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Professional art historians are among the luckiest of God’s children. Our vocations consist in the study and praise of beautiful things. If we are fortunate to have an academic job, we can use the summer months to travel and discover even more beauty – and count this useful, as well!

So it was that I found myself at the small Santuario de Chimayo in rural New Mexico recently, absorbing an earthy, strident sort of beauty: adobe walls crouching in the shadows of sage-covered hills, gray wood creaking in a dry wind, coral-colored rocks crushed underfoot, a low doorway, then a cavelike quietness.

Many of us have heard of Lourdes, with its healing spring, or Compostela, or Guadalupe – exotic names, perhaps, and distant. The Santuario de Chimayo is like these: a place of miracle healings and mysterious events, thick with what Walter Benjamin dubbed “cult value” – the patina of life and suffering. Rosaries hang on fence posts, and photos of the sick or departed encrust chapel walls. Crutches hang from low ceilings – testimony to prayers answered. In corners, pilgrims leave jewelry, or flowers, or dolls.

The Santuario de Chimayo, dedicated to the Black Christ of Esquipulas, is America’s foremost pilgrimage church, welcoming tens of thousands of faithful each year. Though pilgrims have come for over 200 years, it was not until after WWII that they came in their barefoot masses. Beginning in 1946, this church became a destination for New Mexico’s liberated prisoners of war.

For them, it was a sanctuary, both earthly and heavenly- a comforting, yet vibrating shelter and rest. First, it was a slice of home – of smothering, familiar, maternal safety. But second and higher, it was a slice of heaven, with clouds of witnesses all around.

For the Santuario, then and now, is filled with the joyous departed – and not just in the form of memorial photographs. In most pueblo-style churches, a single, brightly-painted altarpiece – with colorful whorls and mirthful saints – rests against the East wall of the church. In the Santuario, however, there are five such grand structures: a surfeit of sacred imagery, making the whole space pulse with energy, as if full of a giggling heavenly host. One is embraced here, in smiling welcome, by transfigured heroes waving from beyond the veil. Theirs is an eternal carnival of heavenly joy.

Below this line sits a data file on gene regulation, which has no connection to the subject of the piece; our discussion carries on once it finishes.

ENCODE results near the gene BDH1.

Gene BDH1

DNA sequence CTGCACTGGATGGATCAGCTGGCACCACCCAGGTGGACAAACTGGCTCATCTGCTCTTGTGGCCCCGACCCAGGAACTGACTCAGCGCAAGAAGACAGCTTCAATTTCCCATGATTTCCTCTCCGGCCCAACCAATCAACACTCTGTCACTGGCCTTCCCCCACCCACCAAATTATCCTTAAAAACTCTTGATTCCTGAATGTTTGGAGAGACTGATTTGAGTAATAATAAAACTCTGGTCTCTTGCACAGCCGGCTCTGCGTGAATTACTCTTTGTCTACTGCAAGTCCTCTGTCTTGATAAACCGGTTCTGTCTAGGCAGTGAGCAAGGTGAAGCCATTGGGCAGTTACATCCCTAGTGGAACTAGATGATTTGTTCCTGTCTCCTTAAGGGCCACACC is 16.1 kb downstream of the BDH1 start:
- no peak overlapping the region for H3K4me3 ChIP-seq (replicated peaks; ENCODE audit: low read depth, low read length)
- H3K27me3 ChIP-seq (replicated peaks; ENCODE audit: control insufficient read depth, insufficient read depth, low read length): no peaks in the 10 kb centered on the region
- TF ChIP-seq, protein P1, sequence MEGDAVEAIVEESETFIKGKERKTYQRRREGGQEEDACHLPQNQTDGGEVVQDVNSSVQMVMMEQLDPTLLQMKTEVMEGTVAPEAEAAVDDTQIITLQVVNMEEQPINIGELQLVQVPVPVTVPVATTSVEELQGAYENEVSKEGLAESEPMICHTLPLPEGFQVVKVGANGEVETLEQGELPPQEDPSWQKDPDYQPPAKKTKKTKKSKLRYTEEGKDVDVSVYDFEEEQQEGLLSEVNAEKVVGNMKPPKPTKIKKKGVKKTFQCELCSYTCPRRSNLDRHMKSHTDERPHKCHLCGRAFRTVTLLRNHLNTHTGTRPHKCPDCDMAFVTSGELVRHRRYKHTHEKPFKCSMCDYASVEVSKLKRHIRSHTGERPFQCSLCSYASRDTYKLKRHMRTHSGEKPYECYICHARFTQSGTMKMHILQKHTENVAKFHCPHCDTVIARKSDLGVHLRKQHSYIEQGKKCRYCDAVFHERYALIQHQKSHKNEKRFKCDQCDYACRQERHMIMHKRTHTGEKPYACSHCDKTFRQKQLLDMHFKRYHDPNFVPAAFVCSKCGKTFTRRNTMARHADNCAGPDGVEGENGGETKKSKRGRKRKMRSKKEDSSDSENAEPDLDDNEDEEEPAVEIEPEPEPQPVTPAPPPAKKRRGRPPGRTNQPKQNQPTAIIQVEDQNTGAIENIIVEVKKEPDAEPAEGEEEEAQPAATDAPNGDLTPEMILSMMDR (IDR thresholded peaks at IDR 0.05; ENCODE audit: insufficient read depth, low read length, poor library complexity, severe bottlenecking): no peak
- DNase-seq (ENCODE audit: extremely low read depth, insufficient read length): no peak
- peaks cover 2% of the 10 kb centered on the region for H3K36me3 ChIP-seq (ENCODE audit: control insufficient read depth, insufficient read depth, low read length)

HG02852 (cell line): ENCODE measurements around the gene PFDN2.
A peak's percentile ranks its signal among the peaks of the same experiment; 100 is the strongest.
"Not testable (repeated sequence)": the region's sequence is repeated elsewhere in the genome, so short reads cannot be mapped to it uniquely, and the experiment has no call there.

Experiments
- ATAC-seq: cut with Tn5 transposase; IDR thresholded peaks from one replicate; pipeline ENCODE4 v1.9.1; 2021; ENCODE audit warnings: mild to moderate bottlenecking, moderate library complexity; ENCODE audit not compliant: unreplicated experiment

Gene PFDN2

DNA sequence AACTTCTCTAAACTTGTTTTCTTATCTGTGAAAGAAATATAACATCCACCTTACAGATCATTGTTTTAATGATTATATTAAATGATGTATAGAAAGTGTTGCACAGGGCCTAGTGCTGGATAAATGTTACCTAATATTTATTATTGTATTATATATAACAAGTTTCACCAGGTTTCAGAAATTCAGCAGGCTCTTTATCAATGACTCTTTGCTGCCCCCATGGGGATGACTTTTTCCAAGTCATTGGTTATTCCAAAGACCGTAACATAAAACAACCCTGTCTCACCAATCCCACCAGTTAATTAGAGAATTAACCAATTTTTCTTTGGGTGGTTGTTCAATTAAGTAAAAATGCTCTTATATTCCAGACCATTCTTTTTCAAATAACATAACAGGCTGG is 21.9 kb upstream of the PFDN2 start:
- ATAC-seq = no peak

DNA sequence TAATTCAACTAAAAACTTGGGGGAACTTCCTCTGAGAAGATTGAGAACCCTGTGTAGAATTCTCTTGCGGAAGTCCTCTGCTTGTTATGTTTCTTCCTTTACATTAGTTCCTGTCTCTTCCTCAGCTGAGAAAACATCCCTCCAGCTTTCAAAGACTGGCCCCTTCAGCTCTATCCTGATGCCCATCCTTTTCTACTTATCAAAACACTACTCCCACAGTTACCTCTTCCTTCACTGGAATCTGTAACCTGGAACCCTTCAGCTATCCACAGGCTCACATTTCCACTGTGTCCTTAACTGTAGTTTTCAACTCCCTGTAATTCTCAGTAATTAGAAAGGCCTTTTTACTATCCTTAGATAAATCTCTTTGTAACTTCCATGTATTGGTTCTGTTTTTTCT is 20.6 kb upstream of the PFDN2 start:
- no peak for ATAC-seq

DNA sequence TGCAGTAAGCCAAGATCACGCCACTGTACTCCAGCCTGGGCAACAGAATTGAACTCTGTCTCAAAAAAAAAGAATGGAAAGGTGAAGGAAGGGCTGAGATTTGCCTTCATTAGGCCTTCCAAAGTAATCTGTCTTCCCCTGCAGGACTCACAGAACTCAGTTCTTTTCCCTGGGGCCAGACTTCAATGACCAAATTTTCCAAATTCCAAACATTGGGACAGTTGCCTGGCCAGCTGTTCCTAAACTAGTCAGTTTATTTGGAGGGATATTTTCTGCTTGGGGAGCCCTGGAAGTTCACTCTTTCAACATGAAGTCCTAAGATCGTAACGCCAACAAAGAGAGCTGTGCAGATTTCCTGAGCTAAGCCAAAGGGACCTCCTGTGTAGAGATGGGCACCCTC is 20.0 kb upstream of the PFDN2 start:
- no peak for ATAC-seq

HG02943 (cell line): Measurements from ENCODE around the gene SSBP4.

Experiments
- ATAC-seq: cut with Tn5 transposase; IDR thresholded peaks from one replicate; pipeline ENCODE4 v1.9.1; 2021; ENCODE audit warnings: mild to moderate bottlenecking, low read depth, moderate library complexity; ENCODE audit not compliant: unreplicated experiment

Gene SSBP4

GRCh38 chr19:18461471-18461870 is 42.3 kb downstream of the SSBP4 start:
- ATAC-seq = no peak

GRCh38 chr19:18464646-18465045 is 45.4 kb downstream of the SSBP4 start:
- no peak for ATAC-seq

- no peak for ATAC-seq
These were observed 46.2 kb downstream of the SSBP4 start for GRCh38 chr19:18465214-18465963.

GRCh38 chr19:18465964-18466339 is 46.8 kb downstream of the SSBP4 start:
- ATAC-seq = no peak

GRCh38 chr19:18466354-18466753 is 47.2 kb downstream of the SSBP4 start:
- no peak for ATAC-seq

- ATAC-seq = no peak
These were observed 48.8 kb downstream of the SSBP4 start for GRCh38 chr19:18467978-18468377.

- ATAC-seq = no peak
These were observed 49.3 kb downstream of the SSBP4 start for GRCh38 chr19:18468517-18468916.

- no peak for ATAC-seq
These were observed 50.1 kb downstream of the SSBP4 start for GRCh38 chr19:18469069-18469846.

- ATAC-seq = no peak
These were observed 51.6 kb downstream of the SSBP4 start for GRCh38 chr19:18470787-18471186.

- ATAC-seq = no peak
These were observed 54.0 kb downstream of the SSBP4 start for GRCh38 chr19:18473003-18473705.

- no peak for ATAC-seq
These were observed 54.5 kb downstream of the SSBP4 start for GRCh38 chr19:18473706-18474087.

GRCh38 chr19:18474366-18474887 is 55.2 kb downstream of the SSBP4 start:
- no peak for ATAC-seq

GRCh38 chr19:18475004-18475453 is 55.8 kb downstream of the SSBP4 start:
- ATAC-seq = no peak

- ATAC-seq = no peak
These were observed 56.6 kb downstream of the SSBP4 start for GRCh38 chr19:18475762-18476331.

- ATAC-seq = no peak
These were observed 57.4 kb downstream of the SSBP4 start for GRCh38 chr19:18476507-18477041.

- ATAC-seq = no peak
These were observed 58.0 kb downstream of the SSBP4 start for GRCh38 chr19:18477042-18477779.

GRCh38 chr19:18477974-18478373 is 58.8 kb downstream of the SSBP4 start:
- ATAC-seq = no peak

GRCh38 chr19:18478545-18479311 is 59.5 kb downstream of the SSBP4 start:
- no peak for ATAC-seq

And Christ is at their center, of course.

And he alone, of all the holy, is emphatically not a creature of joy.

He is here in the form of a rough, wooden crucifix streaked with painted blood. He was discovered here in 1810, buried in the red earth, and a church was built over Him. He seemed to ask for a roof over his wounded head.

Amidst the brightness and comfort, he is rough and bloody, head lolling and veins popping. He takes all the pain – everyone’s pain – so that they can feel light again, and laugh in their heavenly fields of flowers. He is the beating heart of it all: the graceful saints, the photos of stillborn infants and war casualties, the crutches and dolls. He carries all the suffering so they don’t have to. He is an Atlas of sorrows, His golden groans rising quietly through the adobe walls.

And suddenly “sanctuary” means something different. It does not mean solace and protection, first and foremost. It means “sacred,” and union with it, to the utter disregard of everything else. As I sit and look at the dying Christ, I grasp my refusal of his sanctuary of abandonment to the will of God.

Because even on “vacation,” I am a prisoner to my expectations: hotel reservations handled properly, gas stations when I need them, restaurants open at predictable hours, traffic patterns that don’t make me late. When circumstance does not serve me, how I tense and flash with anger! What a fool I am, to make grace into torture. What a fool I am, to resist what providence gives me in each moment for my refinement – my inching nearer to God.

And my cancer. My recent MRI was clean – but what if it wasn’t? Am I prepared every day to walk through death’s valley with the one who always walks alongside? The one who dwells there for our sake every moment, upheld by his Father’s bright affection and power?

So I come into this church, and I see this bloody Christ, and I am brought into a holy space where the wood of his pinioned body cries: “Do not resist! I accepted my pain unto death; accept yours! This is what it means to be in my sanctuary!”

And I feel my pain and I do not resist. It is a beautiful pain – one that opens celestial doors. For openness to pain, without struggle or complaint, is openness to All. It grasps further dimensions of our sacrificial God – more of the thumping, salty sweetness of our gigantic, amorous I Am.

“See then,” says the Christ on the bloody wood. “I told you so, my little love. It is all for your soul’s healing: the hard things, big and small. Stay here for a while and suffer with me, here in our shared sanctuary. You will see my love, I promise: my yoke is easy and my burden light.”

Katie Kresser

Seattle Pacific University
Katie Kresser is Professor of Art History at Seattle Pacific University.